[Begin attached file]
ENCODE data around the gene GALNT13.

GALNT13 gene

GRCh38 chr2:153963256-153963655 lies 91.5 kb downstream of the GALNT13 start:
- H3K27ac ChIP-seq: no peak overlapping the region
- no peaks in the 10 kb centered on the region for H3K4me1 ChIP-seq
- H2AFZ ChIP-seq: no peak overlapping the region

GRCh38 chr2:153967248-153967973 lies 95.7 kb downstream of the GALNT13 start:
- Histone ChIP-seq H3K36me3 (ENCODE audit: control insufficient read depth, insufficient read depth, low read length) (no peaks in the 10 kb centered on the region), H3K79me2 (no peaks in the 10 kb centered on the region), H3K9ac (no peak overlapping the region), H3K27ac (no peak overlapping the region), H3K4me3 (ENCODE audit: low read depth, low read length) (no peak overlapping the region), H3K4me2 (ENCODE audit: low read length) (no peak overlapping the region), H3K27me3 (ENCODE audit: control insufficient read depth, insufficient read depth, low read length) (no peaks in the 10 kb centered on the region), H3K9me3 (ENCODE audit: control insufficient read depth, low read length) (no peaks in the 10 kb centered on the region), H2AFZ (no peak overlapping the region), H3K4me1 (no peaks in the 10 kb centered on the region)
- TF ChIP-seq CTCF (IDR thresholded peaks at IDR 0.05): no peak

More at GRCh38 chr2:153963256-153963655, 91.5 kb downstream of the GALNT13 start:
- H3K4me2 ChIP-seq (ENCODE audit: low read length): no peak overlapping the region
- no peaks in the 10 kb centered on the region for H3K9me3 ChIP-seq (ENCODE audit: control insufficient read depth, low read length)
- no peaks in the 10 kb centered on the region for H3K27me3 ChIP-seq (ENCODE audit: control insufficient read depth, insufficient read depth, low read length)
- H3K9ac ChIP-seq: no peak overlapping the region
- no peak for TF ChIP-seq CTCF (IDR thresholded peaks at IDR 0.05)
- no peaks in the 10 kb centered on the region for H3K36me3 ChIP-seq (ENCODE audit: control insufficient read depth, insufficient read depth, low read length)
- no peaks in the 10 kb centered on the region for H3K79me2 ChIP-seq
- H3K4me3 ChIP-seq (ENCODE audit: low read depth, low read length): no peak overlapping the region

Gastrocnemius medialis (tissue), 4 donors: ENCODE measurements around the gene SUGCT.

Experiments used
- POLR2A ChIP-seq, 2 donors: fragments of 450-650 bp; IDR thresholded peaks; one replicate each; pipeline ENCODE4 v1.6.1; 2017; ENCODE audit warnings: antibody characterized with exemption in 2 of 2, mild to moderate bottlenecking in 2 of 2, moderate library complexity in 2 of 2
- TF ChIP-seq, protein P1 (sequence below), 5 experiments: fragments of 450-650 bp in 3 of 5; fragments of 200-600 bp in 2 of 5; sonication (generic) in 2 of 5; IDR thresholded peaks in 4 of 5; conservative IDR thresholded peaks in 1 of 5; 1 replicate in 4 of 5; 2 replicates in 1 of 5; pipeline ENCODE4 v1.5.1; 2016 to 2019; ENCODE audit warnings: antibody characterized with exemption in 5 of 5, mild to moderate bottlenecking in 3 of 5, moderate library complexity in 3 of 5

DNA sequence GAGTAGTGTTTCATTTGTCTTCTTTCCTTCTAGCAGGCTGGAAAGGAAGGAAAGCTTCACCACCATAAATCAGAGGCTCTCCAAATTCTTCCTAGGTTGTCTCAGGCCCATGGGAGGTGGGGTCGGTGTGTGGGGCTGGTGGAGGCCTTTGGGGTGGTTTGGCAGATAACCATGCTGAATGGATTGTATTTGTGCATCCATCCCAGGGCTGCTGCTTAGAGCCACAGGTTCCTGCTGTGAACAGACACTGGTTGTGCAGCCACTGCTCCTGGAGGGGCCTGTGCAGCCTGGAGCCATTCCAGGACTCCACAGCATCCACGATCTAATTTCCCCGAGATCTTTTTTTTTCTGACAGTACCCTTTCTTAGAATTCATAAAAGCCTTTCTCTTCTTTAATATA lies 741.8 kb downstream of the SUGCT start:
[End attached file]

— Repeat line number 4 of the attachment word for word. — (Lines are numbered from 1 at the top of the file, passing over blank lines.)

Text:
- H3K27ac ChIP-seq: no peak overlapping the region